Downtown, from the West Side Highway to the East River, from the tip of Manhattan to the Brooklyn Bridge and Park Place.
Easy access to transportation has brought a new wave of condo buyers into the Financial District, known to its residents as “FiDi.” Recent conversions of office buildings in the Financial District have generated lofts and apartments with high ceilings and modern amenities such as gyms, concierges, and advanced computer systems. Rental buildings have modern lounges for socializing and roof decks that go on and on, with views to match. The new luxury high-rises have joined such classic Financial District Co-Ops as 3 Hanover Square, a conversion of the former Cotton Exchange.
Sleek skyscrapers hurtle up towards the stratosphere from cobblestone streets in the Financial District. This fast-paced section of Lower Manhattan is home to one of the world’s most iconic skylines. It bustles during the day as the heart of the nation’s financial markets, yet it offers a residential sense of calm in the evenings. Historic Stone Street’s restaurants buzz with happy hour deals and power lunches, and the waterfront offers an ever-changing calendar of cultural events. The Charging Bull statue stands proudly in front of Bowling Green, embodying the Financial District’s powerful legacy.
Working professionals are understandably drawn to the Financial District, but its modern condos and convenient public transportation make it attractive to a wide spectrum of residents. Nearly every subway line is accessible at the Wall Street and Fulton Street stations. Ferries to Governors Island and Staten Island are also based here for those commuting by sea. Residents enjoy sweeping views of the Upper New York Bay, and abundant recreation at Battery Park and the South Street Seaport. Towering office complexes meld with old world conversions and new luxurious residential constructions in the Financial District (FiDi). Tourists, vendors and corporate workers mesh in a daily dance amongst everyday conveniences ranging from coffee shops and quick lunch spots to fine dining and shopping. All roads and transport paths in New York seem to begin or end here. Such is a quick snapshot of life in the Financial District, home to the largest financial institutions in the world and reasonably-priced, full-served high-rise apartments.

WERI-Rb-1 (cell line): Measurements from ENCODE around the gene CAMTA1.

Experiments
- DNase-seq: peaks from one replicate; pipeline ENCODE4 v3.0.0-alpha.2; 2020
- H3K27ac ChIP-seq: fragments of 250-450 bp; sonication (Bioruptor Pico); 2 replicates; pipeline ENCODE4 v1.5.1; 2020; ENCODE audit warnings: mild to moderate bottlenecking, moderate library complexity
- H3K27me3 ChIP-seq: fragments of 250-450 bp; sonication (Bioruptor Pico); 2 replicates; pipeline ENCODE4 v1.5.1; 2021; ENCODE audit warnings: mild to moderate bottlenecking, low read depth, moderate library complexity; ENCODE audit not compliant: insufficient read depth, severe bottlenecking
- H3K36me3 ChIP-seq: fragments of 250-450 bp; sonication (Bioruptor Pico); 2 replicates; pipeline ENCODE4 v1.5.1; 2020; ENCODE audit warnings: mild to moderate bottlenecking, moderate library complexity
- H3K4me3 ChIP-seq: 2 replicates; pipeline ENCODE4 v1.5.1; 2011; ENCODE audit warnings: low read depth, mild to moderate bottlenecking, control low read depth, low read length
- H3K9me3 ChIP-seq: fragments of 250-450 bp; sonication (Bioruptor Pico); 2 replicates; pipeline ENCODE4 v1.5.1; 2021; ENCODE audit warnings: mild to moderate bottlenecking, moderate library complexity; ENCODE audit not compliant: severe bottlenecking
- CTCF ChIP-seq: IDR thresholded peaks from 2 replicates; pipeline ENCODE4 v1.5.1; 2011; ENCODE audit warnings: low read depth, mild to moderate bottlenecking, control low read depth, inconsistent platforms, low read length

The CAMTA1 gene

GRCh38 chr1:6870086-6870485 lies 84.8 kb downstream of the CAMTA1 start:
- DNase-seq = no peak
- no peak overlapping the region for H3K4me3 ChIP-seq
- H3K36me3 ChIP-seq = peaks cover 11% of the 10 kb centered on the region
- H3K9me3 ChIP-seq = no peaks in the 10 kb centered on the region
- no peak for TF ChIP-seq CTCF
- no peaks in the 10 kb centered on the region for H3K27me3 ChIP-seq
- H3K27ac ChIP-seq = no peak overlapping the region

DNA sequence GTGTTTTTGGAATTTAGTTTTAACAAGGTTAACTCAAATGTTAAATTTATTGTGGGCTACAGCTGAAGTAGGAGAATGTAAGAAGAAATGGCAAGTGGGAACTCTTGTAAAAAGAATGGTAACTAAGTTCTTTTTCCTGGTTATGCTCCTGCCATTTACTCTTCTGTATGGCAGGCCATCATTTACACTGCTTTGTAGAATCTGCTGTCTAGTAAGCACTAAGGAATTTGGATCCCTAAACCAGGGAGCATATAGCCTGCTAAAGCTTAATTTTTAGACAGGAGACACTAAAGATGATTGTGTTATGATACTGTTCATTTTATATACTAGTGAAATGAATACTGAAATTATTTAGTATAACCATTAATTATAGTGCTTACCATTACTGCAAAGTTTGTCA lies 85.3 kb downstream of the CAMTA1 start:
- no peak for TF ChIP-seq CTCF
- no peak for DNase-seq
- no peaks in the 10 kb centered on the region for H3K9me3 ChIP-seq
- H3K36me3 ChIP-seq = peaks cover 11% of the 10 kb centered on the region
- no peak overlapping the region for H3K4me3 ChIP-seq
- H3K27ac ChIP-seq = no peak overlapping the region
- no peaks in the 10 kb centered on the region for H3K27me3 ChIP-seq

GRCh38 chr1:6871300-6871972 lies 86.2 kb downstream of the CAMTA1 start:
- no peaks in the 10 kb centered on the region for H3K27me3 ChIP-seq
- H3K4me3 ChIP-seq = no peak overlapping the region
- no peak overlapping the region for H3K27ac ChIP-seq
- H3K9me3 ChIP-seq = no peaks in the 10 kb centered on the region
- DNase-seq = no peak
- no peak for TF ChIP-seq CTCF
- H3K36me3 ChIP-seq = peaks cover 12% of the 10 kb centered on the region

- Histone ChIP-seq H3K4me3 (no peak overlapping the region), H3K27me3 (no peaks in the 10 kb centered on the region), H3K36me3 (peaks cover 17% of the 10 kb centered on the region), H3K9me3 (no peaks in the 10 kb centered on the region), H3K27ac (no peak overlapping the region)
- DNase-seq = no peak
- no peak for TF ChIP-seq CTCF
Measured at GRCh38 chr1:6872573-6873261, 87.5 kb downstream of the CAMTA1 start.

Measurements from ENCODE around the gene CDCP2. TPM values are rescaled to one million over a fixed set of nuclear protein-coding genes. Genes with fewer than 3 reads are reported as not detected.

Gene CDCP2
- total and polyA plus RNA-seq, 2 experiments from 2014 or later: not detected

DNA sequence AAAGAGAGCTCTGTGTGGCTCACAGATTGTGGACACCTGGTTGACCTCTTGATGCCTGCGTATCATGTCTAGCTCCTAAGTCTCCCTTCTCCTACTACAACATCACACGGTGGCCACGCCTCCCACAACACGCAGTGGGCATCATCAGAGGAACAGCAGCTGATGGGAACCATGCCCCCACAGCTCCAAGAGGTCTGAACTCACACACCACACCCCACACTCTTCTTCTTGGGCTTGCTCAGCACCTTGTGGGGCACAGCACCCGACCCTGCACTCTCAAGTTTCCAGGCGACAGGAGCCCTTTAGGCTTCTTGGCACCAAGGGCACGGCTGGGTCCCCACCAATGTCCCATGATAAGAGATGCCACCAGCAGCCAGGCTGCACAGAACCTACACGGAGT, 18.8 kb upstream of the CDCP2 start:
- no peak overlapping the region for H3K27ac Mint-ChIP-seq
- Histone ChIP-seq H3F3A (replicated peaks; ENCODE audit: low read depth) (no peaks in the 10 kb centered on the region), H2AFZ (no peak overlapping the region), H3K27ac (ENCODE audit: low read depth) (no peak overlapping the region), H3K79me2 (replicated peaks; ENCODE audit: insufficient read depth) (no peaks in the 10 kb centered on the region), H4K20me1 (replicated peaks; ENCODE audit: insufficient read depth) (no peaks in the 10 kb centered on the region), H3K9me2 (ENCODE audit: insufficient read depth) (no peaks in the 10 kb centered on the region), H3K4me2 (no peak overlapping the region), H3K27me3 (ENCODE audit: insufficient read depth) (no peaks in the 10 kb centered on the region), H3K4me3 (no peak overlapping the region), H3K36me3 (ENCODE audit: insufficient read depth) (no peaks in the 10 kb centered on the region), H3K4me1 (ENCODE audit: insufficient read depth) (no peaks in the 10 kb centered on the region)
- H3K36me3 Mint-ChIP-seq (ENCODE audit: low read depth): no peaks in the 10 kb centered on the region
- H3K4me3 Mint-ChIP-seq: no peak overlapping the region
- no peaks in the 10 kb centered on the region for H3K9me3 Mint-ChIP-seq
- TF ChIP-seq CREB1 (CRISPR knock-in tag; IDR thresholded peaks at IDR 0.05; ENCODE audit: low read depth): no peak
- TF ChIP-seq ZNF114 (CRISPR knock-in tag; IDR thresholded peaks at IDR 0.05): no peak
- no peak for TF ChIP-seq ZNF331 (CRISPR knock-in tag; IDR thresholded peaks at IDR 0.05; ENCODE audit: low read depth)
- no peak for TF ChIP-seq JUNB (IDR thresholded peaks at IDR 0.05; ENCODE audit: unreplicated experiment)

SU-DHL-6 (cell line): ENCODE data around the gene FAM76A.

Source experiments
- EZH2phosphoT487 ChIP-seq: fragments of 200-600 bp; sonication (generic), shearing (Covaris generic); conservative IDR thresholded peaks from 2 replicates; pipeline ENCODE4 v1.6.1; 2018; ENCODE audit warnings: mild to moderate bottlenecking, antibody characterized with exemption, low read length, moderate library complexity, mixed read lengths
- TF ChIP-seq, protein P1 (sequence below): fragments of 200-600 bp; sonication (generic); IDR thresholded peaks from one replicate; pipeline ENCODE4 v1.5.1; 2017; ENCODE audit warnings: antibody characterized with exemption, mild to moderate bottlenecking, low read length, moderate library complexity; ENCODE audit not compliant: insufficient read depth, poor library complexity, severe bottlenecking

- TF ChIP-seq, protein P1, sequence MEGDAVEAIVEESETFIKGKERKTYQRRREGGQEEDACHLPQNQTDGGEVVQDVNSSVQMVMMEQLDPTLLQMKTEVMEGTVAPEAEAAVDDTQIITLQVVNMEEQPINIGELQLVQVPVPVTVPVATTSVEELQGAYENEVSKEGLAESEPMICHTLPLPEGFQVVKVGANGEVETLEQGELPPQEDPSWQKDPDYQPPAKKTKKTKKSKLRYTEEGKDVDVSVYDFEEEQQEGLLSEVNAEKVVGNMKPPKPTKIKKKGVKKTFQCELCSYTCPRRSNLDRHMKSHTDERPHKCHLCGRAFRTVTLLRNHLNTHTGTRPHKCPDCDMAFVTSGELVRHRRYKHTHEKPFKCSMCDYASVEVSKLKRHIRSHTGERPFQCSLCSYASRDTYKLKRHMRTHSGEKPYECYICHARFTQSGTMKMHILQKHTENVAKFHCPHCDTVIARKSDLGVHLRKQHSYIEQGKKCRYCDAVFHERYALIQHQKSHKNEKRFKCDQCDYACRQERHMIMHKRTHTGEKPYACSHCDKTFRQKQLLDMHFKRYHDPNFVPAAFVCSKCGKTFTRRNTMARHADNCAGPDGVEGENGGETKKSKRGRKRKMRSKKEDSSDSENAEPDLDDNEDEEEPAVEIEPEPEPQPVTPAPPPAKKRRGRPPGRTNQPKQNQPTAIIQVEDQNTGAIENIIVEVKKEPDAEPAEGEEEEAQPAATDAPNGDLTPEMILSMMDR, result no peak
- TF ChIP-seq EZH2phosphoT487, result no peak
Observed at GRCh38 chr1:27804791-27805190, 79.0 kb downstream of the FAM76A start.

Walking around today, it’s hard to believe this was once the cradle of New York City, but ever so often you’ll get a glimpse. As you move towards the “”foot”” of the island where you can find signs that depict former locations of structures from the early 1600s, or weave between its cozy streets, one can clearly imagine what once was. Much revitalization of former government buildings, financial institutions and older housing constructions is breathing new life into FiDi as the residential population of the area remains on the rise. This is expected to continue with the refurbishment of the highly-utilized subway hub at Fulton Street.